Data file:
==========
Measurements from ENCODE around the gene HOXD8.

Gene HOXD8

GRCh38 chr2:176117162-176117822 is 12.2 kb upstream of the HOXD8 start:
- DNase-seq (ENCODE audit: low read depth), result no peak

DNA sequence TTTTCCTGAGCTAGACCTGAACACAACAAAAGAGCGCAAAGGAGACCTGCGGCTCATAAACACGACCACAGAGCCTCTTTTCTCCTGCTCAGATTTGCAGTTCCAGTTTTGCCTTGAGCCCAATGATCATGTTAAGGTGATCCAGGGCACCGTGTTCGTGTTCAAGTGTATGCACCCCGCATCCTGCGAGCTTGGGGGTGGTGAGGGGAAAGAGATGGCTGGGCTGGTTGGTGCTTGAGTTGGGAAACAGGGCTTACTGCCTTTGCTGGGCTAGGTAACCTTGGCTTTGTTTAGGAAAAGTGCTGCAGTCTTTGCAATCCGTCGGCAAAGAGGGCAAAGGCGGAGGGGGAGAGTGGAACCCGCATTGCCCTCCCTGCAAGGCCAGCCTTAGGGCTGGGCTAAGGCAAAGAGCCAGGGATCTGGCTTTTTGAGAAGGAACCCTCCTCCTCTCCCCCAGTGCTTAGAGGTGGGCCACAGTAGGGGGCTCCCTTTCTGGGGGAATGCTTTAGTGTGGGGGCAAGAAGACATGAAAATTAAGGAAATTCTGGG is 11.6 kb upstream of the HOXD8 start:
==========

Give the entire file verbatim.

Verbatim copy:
Measurements from ENCODE around the gene HOXD8.

Gene HOXD8

GRCh38 chr2:176117162-176117822 is 12.2 kb upstream of the HOXD8 start:
- DNase-seq (ENCODE audit: low read depth), result no peak

DNA sequence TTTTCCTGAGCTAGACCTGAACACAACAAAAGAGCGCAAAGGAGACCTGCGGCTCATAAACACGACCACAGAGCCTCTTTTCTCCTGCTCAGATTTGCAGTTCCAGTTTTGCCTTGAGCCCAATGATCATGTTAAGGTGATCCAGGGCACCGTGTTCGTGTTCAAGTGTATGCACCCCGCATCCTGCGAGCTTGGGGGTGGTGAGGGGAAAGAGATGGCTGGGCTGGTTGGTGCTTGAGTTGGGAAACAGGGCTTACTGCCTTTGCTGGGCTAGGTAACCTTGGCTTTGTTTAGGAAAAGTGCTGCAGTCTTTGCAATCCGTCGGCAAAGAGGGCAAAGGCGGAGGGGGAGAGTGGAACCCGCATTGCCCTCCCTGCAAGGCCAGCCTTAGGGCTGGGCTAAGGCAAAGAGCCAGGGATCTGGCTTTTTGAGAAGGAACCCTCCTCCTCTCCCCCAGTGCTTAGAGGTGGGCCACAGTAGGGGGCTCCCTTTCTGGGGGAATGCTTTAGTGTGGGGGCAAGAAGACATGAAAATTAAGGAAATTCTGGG is 11.6 kb upstream of the HOXD8 start: